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Florida college student allegedly ran multimillion-dollar scam while he was in school

Ex-University of Miami student Matthew Bergwall, 21, faces felony charges for an alleged scam that let his customers steal nearly 10,000 items worth a collective $3.5 million.

A Florida college student has been charged with leading a retail shipping fraud scam that included nearly 10,000 phony returns and at least $3.5 million in lost product, according to the Department of Justice (DOJ).

Matthew Frederic Bergwall, 21, was a University of Miami student when he allegedly ran the scheme that helped net him and others items such as a $41,000 Rolex President Day-Date watch, $600 electric skateboard, $350 Samsung Smart TV and $80 Reebok shoes, the DOJ said in a statement.

Bergwall, also known as "MXB," orchestrated the crimes from December 2021 to April 2022, according to the DOJ, which said he ran a service that allowed online retail customers to enter bogus tracking information on packages.

He now faces charges of conspiracy to commit computer and mail fraud and substantive mail fraud, U.S. Attorney Roger B. Handberg wrote in a press release on Nov. 9.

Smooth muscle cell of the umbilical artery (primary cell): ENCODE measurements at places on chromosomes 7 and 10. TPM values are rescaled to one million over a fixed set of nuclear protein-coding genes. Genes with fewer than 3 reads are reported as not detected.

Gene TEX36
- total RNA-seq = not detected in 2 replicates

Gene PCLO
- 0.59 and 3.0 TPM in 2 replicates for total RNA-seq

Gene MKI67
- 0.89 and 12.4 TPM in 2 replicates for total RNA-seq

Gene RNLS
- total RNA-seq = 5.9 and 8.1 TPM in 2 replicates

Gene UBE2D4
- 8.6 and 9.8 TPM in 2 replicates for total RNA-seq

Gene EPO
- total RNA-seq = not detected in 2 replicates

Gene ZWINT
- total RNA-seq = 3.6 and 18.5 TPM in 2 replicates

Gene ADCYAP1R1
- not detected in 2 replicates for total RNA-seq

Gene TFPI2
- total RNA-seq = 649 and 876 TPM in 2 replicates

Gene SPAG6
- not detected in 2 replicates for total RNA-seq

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If convicted on all counts, Bergwall could face up to 45 years behind bars, per the agency. An 11-page indictment also orders Bergwall to forfeit the entirety of his alleged ill-gotten gains.

Bergwall, who a University of Miami spokesperson said has not been a student since the spring of 2023, per NBC Miami, hacked into compromised employee accounts of a multinational shipping, receiving and supply chain management company that the agency did not name in its release. 

Using these accounts, Bergwall and co-conspirators in Florida allegedly entered fraudulent tracking information for merchandise transported by the management company for retailers around the country. 

Online shoppers using Bergwall's service could then claim that packages never arrived and procure full refunds and keep items for free, authorities said.

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"Bergwall offered this service for sale, which was marketed as 'FTID' (fraudulent tracking ID)," reads the indictment. "The FTID fraud scheme caused nearly 10,000 fraudulent returns and resulted in more than $3.5 million in lost product and sales revenue to the victim-retailers."

Bergwall made his first court appearance in Miami last Thursday. It was unclear how he pleaded at press time, and the online docket does not list his attorney.

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